It took a Baltimore County jury about an hour -- including time out for lunch -- to find Steven H. Oken guilty yesterday of the November 1987 sexual assault and murder of a 20-year-old White Marsh newlywed.
Oken swiveled slightly in his chair, not looking up, as one juror after another pronounced him guilty of first-degree murder, sexual assault, burglary and using a handgun to kill Dawn M. Garvin.
The 28-year-old White Marsh man was acquitted on a charge of robbery that sprang from the alleged theft of two beers.
Oken could be sentenced to death if the same jury rejects his additional plea of being not criminally responsible by reason of insanity during a second phase of the trial set to begin Monday. At the defense's request, the issues of guilt and responsibility are being addressed separately.
Oken already has been sentenced to life in prison in Maine for killing a motel clerk there, and he faces another trial here this spring on charges of murdering his sister-in-law, Patricia A. Hirt.
He remained stoic throughout five days of testimony and evidence against him presented by prosecutors S. Ann Bropst and Scott Shellenberger.
The evidence included a .25-caliber semiautomatic pistol found in Oken's dresser drawer that the FBI concluded was used to shoot Mrs. Garvin and a strip of rubber from her apartment that matched his tennis shoe.
Several residents who lived near Ms. Garvin's apartment building also testified that Oken had confronted them and using a number of ruses in an attempt to stop them in their cars or get into their homes.
"Looks are deceiving. . . . It's the monster within that counts," Mr. Shellenberger told the jury during closing arguments, as he pointed across the room to Oken.
"He fooled Dawn Garvin, and for that she paid for it with her life. Don't let him fool you into believing that he's not the person who committed this crime," he said.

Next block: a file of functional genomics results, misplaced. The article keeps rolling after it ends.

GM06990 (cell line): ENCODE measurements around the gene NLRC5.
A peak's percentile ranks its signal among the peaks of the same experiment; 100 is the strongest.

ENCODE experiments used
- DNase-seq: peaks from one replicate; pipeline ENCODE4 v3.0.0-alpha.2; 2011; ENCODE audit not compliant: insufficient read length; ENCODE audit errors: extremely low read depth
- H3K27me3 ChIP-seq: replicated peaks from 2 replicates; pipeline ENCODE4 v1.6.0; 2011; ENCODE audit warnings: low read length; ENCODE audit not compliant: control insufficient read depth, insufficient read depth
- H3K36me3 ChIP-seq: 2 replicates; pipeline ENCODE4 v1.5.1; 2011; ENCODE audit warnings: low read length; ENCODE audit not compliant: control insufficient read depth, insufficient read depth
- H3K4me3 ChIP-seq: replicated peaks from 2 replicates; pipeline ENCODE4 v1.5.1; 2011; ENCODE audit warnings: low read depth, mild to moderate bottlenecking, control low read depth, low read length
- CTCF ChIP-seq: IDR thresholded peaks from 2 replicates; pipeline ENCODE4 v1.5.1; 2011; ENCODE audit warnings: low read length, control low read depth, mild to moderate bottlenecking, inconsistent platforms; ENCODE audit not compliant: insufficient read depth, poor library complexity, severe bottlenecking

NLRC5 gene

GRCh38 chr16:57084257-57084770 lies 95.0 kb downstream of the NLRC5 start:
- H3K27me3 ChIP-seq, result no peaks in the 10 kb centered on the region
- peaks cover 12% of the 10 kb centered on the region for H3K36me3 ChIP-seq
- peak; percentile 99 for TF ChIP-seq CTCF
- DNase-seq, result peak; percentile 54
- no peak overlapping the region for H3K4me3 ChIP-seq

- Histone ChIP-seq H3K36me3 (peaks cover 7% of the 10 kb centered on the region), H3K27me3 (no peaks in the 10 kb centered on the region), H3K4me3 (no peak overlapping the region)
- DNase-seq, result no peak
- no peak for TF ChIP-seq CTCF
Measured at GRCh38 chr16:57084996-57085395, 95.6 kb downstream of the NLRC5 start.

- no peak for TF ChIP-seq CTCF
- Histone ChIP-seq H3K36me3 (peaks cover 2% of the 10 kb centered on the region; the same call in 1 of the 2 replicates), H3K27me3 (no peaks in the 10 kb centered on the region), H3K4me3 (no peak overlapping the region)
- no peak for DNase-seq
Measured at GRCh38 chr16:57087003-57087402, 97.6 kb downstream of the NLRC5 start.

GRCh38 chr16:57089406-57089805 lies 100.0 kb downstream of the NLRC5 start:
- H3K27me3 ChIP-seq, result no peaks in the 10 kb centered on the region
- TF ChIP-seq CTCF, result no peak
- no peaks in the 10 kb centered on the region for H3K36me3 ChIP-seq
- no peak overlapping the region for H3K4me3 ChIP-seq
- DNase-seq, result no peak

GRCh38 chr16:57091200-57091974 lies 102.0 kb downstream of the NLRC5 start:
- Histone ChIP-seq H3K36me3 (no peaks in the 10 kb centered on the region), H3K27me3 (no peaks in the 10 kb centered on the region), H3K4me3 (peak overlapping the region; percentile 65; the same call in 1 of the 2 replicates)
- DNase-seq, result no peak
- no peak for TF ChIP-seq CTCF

The prosecutor warned the jury not to be swayed by attempts by Oken's attorney, Benjamin Lipsitz, to distract them from the evidence against Oken.
Mr. Lipsitz sought to introduce doubt into jurors' minds by noting that police initially had questioned another suspect and arguing that prosecutors had no conclusive evidence to place Oken in Ms. Garvin's apartment the night of the murder.
Even if Oken had killed Ms. Garvin on Nov. 1, 1987, his addiction to alcohol and drugs affected his actions and rendered him unconscious of any memory of that night, Mr. Lipsitz suggested.
In the final hours of defense, the attorney called Oken's ex-wife and parents to testify about a man with a troubled past who abused alcohol and drugs that he stole from an East Baltimore pharmacy his family once owned.
Phyllis J. Hirt could barely look at the man she recently divorced as she testified in a crackled voice about his erratic behavior the week leading up to the murder.
"He was very argumentative," she said. "Things would be normal one day, and the next day we would be fighting."
Ms. Hirt was out of town when her sister, Patricia, and Ms. Garvin were slain.
Davida Oken said that her son had an drug problem and that the family had attempted to enroll him in a treatment center.
Oken failed to keep the appointment, she said.
In the pharmacy, she said, "He would play around the drugs like they were candy, popping them out and putting them in his pocket. When I asked him what he was doing, he would say he just needed one to get to sleep."
Mrs. Oken said her son also had a drinking problem. She recalled that on Nov. 2, 1987, the day after Ms. Garvin was killed, he failed to open up the pharmacy on time -- having slept the morning away in a drunken stupor.